American officials say that in the direct negotiations with Iran that began last week, it will be vital to get the country to open all of its suspected sites to international inspectors. That is a long list, topped by the underground nuclear enrichment center under construction near Qum, that was revealed 10 days ago.

Iran has acknowledged that the underground facility is intended as a nuclear enrichment center, but says the fuel it makes will be used solely to produce nuclear power and medical isotopes. It was kept heavily protected, Iranian officials said, to ward off potential attacks.

Iran said last week that it would allow inspectors to visit the site this month. In the past three years, amid mounting evidence of a possible military dimension to its nuclear program, Iran has denied the agency wide access to installations, documents and personnel.

In recent weeks, there have been leaks about the internal report, perhaps intended to press Dr. ElBaradei into releasing it.

The report’s existence has been rumored for months, and The Associated Press, saying it had seen a copy, reported fragments of it in September. On Friday, more detailed excerpts appeared on the Web site of the Institute for Science and International Security, run by David Albright, a nuclear expert.

In recent interviews, a senior European official familiar with the contents of the full report described it to The New York Times. He confirmed that Mr. Albright’s excerpts were authentic. The excerpts were drawn from a 67-page version of the report written earlier this year and since revised and lengthened, the official said; its main conclusions remain unchanged.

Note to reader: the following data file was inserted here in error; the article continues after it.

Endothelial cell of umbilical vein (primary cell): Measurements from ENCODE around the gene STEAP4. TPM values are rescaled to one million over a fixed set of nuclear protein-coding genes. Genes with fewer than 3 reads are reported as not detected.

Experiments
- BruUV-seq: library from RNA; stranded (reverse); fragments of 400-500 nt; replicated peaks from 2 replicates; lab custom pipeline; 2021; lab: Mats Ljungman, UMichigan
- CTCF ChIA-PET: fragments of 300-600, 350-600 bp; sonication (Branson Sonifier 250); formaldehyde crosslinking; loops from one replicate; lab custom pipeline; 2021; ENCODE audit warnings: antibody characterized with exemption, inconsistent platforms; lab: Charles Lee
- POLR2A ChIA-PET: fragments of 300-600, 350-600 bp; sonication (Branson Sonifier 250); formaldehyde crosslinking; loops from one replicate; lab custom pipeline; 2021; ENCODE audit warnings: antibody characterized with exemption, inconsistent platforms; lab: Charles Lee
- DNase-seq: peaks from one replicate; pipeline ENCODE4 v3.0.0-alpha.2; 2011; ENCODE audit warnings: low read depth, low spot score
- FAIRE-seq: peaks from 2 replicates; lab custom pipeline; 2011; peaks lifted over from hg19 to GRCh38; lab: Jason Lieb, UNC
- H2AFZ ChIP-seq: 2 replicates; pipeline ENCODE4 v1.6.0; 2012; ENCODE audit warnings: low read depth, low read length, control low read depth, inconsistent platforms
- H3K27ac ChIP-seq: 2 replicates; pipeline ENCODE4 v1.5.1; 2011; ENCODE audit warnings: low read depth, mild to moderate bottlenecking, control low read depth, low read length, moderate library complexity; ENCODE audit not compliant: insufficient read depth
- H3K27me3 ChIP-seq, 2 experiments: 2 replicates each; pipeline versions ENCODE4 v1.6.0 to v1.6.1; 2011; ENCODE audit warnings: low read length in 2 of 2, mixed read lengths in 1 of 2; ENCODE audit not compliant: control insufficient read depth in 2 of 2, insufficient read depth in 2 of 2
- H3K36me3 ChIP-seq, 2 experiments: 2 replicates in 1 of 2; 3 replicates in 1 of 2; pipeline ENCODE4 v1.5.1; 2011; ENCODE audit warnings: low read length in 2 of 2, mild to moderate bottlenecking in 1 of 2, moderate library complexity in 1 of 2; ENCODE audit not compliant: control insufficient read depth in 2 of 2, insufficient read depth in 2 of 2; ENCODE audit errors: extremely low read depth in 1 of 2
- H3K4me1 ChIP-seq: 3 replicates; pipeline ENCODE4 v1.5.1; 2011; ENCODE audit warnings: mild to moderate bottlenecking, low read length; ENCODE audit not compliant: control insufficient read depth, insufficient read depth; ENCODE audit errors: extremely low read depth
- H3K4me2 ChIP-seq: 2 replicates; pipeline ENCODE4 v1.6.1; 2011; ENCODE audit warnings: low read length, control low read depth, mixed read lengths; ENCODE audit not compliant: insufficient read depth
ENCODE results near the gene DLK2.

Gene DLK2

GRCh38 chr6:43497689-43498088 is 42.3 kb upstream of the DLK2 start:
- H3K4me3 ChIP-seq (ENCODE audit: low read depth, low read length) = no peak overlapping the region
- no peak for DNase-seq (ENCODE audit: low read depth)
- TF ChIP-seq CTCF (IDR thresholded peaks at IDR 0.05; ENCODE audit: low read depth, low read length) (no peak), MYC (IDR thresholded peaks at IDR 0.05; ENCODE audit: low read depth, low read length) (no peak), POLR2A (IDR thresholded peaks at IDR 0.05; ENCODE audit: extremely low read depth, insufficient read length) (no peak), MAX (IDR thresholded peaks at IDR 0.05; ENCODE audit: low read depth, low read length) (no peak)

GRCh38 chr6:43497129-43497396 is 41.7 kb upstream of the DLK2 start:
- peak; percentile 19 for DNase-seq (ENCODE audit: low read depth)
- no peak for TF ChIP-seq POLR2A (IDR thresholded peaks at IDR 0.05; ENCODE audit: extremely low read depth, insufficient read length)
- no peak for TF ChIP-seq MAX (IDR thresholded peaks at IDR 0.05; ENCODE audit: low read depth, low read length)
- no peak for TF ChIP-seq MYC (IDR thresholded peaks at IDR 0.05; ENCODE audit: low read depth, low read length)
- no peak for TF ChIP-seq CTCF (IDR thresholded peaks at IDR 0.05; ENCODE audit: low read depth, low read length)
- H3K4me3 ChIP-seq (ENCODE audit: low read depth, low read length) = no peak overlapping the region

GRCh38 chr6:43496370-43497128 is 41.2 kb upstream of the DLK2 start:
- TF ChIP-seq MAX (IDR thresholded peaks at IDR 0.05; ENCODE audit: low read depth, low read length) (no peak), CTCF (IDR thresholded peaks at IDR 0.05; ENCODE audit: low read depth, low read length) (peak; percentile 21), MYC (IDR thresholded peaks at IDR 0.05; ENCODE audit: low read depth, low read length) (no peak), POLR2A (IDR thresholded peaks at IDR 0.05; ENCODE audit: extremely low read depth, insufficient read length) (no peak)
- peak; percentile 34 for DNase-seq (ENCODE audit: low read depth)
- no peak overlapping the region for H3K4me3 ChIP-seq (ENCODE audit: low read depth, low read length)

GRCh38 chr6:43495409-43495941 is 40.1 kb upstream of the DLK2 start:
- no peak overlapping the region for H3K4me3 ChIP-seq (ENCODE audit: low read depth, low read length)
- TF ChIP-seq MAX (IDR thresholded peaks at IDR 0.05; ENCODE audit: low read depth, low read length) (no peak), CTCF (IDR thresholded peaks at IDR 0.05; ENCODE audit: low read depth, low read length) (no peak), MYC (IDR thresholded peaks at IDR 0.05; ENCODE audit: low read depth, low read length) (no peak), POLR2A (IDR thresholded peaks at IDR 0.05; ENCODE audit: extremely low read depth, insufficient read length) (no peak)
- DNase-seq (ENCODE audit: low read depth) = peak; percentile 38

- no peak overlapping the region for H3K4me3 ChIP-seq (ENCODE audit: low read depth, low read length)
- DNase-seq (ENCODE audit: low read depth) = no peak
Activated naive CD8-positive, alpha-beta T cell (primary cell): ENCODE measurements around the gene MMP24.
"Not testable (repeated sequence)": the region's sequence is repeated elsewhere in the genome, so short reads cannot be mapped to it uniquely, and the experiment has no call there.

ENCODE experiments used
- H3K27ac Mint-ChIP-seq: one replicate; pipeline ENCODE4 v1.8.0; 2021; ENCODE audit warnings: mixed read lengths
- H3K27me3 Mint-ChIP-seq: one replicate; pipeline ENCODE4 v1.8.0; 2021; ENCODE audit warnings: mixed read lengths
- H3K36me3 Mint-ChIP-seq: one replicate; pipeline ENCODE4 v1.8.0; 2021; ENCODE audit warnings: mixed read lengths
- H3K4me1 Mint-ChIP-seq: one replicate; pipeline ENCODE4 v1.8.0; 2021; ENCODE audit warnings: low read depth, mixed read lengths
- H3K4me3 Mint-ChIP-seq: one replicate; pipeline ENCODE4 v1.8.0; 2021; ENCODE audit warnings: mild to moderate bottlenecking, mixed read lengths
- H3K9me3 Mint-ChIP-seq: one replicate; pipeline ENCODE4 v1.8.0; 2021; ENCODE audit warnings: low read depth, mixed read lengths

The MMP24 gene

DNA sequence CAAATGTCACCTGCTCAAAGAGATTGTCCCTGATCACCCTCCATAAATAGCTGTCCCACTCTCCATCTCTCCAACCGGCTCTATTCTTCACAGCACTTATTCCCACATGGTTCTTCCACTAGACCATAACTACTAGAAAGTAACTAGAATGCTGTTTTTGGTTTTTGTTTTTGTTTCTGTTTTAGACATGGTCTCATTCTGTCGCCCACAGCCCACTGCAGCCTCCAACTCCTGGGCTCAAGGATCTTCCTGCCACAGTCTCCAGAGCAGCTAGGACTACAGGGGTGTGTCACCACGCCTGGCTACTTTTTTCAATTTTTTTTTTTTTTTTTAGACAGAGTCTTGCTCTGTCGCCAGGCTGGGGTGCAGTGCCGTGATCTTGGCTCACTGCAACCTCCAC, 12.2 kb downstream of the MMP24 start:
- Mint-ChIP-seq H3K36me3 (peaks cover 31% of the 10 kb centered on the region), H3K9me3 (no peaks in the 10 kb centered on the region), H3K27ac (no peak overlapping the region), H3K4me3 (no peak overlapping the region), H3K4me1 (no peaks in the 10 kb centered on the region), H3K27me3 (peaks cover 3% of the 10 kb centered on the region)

“This is a running summary of where we are,” the official said.

“But there is some loose language,” he added, and it was “not ready for publication as an official document.”


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Most dramatically, the report says the agency “assesses that Iran has sufficient information to be able to design and produce a workable implosion nuclear device” based on highly enriched uranium.

Weapons based on the principle of implosion are considered advanced models compared with the simple gun-type bomb that the United States dropped on Hiroshima. They use a blast wave from a sphere of conventional explosives to compress a ball of bomb fuel into a supercritical mass, starting the atomic chain reaction and progressing to the fiery blast. Implosion designs, compact by nature, are considered necessary for making nuclear warheads small and powerful enough to fit atop a missile.
The excerpts of the analysis also suggest the Iranians have done a wide array of research and testing to perfect nuclear arms, like making high-voltage detonators, firing test explosives and designing warheads.

The evidence underlying these conclusions is not new: Some of it was reported in a confidential presentation to many nations in early 2008 by the agency’s chief inspector, Ollie Heinonen.

Iran maintains that its scientists have never conducted research on how to make a warhead. Iranian officials say any documents to the contrary are fraudulent.

But in August, a public report to the board of the I.A.E.A. by its staff concluded that the evidence of Iran’s alleged military activity was probably genuine.

It said “the information contained in that documentation appears to have been derived from multiple sources over different periods of time, appears to be generally consistent, and is sufficiently comprehensive and detailed that it needs to be addressed by Iran with a view to removing the doubts” about the nature of its nuclear program.

The agency’s tentative analysis also says that Iran “most likely” obtained the needed information for designing and building an implosion bomb “from external sources” and then adapted the information to its own needs.